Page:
On Chart 2 all the five fields of the vulnerability map have residents. Those old-school teaching providers, whose disciplines lie in the red corner of the Transactional Education, are going to be hit the hardest by the MOOC technology unless they fully and efficiently implement it in their classrooms (I question their ability to do so). Those with disciplines in the green Synergy area appear to be in a better situation, as new educational technologies will streamline and enrich their traditional face-to-face teaching: they only need to remain strategically consistent and to rule out all radical re-designs of their business models. Brand- and reputation-focused strategies of the right upper corner of the map - the Defensive Elitism field - cannot be successfully implemented by many. Educators, who fail to use the MOOC tech for creating and retaining loyal elite groups in the market to preserve live teaching in a classroom, will either diversify or exit the industry. Providers, whose products are placed in the left lower corner of the Defensive Corporatism, will need to learn how to use online teaching technologies for establishing long-term corporate ties based on tailored educational packages; they must sell professions augmented with organizational fit. Finally, those educators, who happen to have their disciplines in the safe harbor of the Sciences of man, should leverage their traditional positioning and avoid temptations of going online.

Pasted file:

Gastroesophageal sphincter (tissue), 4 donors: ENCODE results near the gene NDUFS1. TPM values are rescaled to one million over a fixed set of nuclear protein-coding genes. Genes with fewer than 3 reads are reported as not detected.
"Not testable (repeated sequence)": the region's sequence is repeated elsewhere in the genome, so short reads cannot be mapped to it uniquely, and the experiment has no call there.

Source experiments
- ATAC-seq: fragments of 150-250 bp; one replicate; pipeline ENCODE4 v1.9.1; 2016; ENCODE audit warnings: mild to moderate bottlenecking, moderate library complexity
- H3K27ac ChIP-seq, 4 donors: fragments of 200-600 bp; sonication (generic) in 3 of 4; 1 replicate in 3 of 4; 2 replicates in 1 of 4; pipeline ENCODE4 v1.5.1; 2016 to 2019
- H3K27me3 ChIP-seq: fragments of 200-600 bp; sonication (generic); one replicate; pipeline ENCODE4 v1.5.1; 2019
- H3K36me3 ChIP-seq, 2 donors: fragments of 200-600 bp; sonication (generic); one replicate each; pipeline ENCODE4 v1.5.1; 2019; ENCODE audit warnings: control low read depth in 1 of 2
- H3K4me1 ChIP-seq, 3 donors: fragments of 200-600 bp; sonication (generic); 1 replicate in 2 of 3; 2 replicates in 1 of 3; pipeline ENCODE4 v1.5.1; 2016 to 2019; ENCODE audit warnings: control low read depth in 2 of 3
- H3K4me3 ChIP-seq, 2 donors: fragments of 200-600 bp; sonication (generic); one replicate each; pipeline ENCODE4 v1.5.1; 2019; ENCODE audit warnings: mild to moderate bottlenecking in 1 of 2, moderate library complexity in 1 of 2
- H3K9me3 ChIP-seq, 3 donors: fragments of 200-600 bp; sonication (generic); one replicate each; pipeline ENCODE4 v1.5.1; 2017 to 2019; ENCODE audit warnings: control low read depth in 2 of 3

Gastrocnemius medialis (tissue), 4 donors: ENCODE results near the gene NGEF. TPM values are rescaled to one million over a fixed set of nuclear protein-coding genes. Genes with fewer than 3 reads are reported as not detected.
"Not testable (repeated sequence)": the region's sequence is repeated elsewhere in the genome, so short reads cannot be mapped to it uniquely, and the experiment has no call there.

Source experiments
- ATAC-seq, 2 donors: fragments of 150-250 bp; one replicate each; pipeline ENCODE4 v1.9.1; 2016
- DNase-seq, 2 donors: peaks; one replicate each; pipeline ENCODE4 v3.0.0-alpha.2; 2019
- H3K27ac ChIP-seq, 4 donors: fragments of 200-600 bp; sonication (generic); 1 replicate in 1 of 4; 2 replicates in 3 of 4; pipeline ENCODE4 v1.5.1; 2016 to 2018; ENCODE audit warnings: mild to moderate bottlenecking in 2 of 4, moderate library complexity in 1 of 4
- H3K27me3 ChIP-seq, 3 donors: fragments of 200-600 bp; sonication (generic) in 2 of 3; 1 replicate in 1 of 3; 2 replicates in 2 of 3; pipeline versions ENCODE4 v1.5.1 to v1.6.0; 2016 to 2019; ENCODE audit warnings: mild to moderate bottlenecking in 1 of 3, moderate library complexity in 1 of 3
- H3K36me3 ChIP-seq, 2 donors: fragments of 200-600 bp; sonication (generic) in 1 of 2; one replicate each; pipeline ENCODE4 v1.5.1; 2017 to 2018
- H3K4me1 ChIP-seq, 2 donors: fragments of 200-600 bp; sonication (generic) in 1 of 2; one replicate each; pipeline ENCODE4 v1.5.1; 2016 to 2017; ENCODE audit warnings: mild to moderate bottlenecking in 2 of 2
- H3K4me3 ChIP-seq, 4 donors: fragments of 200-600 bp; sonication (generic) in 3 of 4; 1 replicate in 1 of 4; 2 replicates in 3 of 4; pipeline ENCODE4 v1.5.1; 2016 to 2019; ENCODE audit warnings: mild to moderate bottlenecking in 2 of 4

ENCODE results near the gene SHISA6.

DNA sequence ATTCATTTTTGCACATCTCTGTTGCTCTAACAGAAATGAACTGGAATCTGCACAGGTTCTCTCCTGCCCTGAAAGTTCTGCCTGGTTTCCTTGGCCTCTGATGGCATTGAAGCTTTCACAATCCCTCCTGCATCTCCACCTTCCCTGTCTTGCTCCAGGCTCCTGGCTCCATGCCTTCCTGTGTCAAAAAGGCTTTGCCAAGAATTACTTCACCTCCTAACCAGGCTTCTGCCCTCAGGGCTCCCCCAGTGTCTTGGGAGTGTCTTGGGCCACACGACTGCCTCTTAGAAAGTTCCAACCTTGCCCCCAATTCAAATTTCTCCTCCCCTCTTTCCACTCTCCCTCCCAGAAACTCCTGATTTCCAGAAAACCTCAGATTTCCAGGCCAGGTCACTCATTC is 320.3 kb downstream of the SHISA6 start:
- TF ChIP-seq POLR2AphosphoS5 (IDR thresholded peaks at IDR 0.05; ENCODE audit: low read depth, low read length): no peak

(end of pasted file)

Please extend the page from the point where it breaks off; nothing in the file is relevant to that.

How can an educatonal provider strategically assess the postion of his portfolio on the vulnerability map? If you run a samba school and for some incredible reason have read that far, try this:

1. Embrace the vision. Two variables, which define the location of each discipline, are free and independent from your preferences, intellect or money. You must take the position of your discipline (or your portfolio) as an objective depiction of how teaching in your area will look quite soon. That ultimate vision will help you understand the gap between your current situation and the emerging reality. But more importantly, the vision will help you choose the way.

2. Choose the way. You should decide whether or not you accept (reconcile, admire) the picture you are shown as model for your teacher's future. And this is very, very personal, even if you think on behalf of an educational institution. If yes, you accept it, go researching wheher you can overcome the gap. If your decision is not, and you reject that model, start looking for alternatives to what you do today inside or beyond your industry. The same conclusion follows if the gap turns out too wide for you.

3. Understand the gap. Answer "What does it take in my case to materialize the vison?" "Do I have what it takes?" "Can I get what I lack?" "Do I have the time for that?" If it's bigger than you, diversify. If you can do it, do it now.